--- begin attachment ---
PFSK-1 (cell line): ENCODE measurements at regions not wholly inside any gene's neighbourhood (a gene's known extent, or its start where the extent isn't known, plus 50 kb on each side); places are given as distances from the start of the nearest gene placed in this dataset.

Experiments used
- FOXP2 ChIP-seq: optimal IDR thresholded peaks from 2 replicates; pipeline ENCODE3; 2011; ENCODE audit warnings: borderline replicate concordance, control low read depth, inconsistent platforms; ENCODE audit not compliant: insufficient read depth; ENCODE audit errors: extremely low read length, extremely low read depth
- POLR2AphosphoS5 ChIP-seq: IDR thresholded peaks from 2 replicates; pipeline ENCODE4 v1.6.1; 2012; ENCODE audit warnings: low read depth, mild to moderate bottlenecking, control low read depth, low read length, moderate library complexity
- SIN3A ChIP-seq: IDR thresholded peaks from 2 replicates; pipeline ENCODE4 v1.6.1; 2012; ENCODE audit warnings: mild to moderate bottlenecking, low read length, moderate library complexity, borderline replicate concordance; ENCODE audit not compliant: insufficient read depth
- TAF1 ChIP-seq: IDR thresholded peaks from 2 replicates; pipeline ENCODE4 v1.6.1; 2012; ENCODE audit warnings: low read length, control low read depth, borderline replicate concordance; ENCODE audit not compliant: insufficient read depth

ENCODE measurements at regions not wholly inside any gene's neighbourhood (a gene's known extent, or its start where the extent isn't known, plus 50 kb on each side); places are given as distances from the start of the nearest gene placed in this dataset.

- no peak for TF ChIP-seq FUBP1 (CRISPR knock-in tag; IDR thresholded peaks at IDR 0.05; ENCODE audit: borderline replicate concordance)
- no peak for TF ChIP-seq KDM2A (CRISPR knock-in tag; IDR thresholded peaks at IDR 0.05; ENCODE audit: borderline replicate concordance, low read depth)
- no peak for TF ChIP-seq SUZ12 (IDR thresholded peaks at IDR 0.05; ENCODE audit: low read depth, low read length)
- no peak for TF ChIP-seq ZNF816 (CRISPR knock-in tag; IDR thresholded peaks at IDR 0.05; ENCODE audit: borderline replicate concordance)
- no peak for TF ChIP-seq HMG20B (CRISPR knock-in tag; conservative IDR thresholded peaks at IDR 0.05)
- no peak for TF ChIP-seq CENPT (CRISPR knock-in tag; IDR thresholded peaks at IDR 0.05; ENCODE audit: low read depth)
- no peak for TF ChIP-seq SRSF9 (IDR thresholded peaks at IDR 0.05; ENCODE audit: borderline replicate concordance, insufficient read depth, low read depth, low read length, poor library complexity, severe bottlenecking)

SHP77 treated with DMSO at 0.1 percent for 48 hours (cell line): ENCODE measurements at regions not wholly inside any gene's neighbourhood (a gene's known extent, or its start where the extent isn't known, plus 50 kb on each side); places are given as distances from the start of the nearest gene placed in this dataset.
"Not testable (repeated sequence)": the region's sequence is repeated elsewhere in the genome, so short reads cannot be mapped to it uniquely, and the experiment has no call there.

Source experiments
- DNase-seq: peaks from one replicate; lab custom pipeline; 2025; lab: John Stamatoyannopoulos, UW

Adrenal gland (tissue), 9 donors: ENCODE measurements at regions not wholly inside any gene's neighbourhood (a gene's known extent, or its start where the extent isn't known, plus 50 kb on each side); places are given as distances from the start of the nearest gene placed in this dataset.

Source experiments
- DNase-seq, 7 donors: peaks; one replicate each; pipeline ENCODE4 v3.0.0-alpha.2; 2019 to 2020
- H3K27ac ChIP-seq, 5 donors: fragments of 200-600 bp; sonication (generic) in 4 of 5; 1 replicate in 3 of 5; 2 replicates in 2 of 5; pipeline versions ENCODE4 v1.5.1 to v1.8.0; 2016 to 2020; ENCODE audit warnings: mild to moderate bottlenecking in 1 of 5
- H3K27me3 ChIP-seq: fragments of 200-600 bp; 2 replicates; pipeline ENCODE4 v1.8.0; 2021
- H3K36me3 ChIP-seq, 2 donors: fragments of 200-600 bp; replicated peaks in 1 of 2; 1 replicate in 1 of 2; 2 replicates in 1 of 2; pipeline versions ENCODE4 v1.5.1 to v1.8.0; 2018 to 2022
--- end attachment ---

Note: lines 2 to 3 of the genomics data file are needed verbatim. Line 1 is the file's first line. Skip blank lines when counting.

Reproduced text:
Experiments used
- FOXP2 ChIP-seq: optimal IDR thresholded peaks from 2 replicates; pipeline ENCODE3; 2011; ENCODE audit warnings: borderline replicate concordance, control low read depth, inconsistent platforms; ENCODE audit not compliant: insufficient read depth; ENCODE audit errors: extremely low read length, extremely low read depth